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Why Olympic Prize Money Is a Chance for the N.C.A.A. to Right a Wrong

SportWhy Olympic Prize Money Is a Chance for the N.C.A.A. to Right a Wrong

The latest dent in the NCAA’s bedrock principle of amateurism came from an unlikely place: Monaco.

Track and field gold medalists will become the first athletes to earn international prize money at the Olympics, the sport’s international governing body said Wednesday. Each gold medalist will receive $50,000 for individual wins. World Athletics, which governs track and field from its headquarters in Monaco, also pledged to award prize money to silver and bronze medalists at the Los Angeles Olympics in 2028.

“It is important we start somewhere and make sure some of the revenues generated by our athletes at the Olympic Games are directly returned to those who make the Games the global spectacle that it is,” World Athletics president Sebastian Coe said in a statement.

What is not yet clear is if current college athletes are allowed to receive that prize money. In what feels like a relic of college sports’ antiquated past, the NCAA currently bars athletes from accepting prize money in events such as the U.S. Open in tennis or golf. The NCAA did not immediately respond to a request for comment on the World Athletics announcement.

While the NCAA does allow money to be paid to Olympic athletes in college under its Operation Gold program, that rule clearly states that the money must come from the sport’s governing body for the athlete’s sport in his or her home country. They can accept money paid by their national governing body as well as the U.S. Olympic and Paralympic Committee; the USOPC currently awards $37,500 for each gold medalist, $22,500 for each silver medalist and $15,000 for each bronze medalist.

In that one very specific environment, college athletes can be paid to play their sport — and they can maintain their NCAA eligibility. In essentially any other environment, they can’t.

It’s well past the time for the NCAA to allow its athletes to accept their hard-earned prize money, regardless of which governing body hands it out. That should include World Athletics, which is paying its prize money from the revenue it receives from the International Olympic Committee. That should also include individual professional sport organizations such as the USTA or USGA, which would then allow collegiate tennis players and golfers to earn prize money while maintaining collegiate eligibility.

Such circumstances are the heart of a lawsuit filed by University of North Carolina tennis player Reese Brantmeier, who is arguing that she and other athletes like her deserve to keep the prize money they earn by participating in and winning tournaments. Right now, they can only keep enough to cover their expenses.

Meanwhile … these athletes see Caitlin Clark appearing in national television commercials and quarterbacks hawking headphones through lucrative name, image and likeness (NIL) deals while maintaining their NCAA eligibility.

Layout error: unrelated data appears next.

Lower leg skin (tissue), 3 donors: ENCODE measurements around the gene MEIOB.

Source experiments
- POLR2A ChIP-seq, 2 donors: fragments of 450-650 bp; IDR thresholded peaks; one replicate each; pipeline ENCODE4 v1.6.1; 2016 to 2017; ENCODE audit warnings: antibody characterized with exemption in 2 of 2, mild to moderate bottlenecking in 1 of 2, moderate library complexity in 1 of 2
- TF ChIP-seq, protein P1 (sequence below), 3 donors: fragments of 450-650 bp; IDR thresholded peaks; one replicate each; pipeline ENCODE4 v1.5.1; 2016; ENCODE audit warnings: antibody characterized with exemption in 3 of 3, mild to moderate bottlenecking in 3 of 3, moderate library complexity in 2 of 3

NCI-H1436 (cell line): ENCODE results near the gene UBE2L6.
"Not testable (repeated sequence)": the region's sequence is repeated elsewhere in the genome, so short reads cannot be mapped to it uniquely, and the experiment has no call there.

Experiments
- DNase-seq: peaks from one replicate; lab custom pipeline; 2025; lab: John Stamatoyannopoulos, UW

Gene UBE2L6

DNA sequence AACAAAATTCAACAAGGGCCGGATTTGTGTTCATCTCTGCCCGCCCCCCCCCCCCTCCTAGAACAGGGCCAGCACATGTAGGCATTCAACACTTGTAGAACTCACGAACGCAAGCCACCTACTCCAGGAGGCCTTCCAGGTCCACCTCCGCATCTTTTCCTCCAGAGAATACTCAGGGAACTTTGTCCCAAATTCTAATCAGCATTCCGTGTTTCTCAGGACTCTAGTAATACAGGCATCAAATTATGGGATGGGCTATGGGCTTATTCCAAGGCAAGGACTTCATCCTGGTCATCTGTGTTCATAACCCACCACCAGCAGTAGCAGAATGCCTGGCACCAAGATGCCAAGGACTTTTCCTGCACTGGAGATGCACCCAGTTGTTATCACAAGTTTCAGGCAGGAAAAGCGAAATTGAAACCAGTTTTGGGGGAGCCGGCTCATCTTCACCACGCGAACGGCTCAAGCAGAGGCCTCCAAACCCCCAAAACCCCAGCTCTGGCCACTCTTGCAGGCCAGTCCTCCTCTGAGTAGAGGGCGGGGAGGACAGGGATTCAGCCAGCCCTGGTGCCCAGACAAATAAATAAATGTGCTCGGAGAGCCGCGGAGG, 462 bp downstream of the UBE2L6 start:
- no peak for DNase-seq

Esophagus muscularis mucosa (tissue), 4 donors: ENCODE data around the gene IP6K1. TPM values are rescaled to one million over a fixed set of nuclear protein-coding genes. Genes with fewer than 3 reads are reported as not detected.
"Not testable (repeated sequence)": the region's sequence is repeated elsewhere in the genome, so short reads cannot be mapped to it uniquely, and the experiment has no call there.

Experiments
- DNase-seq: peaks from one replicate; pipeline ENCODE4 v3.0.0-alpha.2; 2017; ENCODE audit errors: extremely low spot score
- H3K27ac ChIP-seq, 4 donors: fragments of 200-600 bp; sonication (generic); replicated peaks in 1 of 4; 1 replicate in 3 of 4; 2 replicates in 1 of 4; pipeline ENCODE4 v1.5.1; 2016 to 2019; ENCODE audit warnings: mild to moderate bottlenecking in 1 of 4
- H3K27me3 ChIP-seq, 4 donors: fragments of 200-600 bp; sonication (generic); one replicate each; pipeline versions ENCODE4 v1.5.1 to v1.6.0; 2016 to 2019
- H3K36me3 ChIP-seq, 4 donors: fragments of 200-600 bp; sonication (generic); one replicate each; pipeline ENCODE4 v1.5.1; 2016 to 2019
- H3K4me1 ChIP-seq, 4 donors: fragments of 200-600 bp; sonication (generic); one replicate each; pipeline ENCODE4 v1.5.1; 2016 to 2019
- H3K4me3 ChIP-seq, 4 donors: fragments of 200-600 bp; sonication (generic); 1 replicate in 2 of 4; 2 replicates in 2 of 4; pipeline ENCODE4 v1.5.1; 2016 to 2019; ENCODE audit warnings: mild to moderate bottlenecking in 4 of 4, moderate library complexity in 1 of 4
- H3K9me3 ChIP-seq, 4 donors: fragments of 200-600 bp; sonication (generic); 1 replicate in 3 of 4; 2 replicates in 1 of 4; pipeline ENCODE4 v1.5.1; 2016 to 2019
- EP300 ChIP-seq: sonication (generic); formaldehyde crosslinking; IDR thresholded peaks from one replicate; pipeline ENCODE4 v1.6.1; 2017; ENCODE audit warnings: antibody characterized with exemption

“I can’t think of another situation where an organization can have a draconian quid pro quo where you are prohibited from accepting money you earned with your own sweat,” UNC associate head tennis coach Tyler Thomson told The Athletic last month when Brantmeier filed her lawsuit. “I just think it’s really wrong, and especially in the age of NIL.”

That point is even more poignant in an age of NIL marked by pseudo-salaries paid by booster-backed collectives. Those NIL deals effectively allow donors to pay athletes to play at a specific school — a nonsensical workaround in a status quo in which schools and conferences cannot directly pay athletes. The argument that a tennis player accepting prize money is too closely tied to pay-for-play holds far less water when you compare it to what is happening in sports such as football and men’s basketball.

UNC tennis player Reese Brantmeier has sued the NCAA for not allowing college athletes to accept prize money and maintain their eligibility. (Preston Mack / NCAA Photos via Getty Images)

The current system may not be what it is for much longer anyway, as a laundry list of lawsuits continue to chip away at the NCAA’s longstanding legal arguments in defense of its version of amateurism. In the meantime, the organization and all college athletes are stuck in a sort of gray area, as rules that may have made sense once upon a time exist unchallenged until the spotlight shines squarely upon them.

That light has found the NCAA’s hypocritical stance on prize money. It is blindingly bright against the backdrop of million-dollar NIL deals and recruiting inducements-that-aren’t-supposed-to-be-inducements. It’s wild to think that college sports’ governing body could be forcing tennis players to go pro instead of allowing them to go to class and compete collegiately while accepting prize money at various events. Or that the NCAA could bar a collegiate sprinter who beats the world’s fastest from accepting money from World Athletics simply because it’s not run through the USOPC.

All that these draconian rules do is push elite athletes to leave campus earlier than they’d like. That’s not what the NCAA should ever be doing, intentionally or not.

So, here’s a chance to right a wrong. Here’s a chance for a common-sense win amid several losses in court. Let college athletes keep their prize money — and their eligibility, too.

(Top photo of Athing Mu, who left Texas A&M to turn pro just before the 2021 U.S. Olympic Track and Field Trials, celebrating her gold medal in the women’s 800-meter at the Tokyo Olympics: Jewel Samad / AFP via Getty Images)


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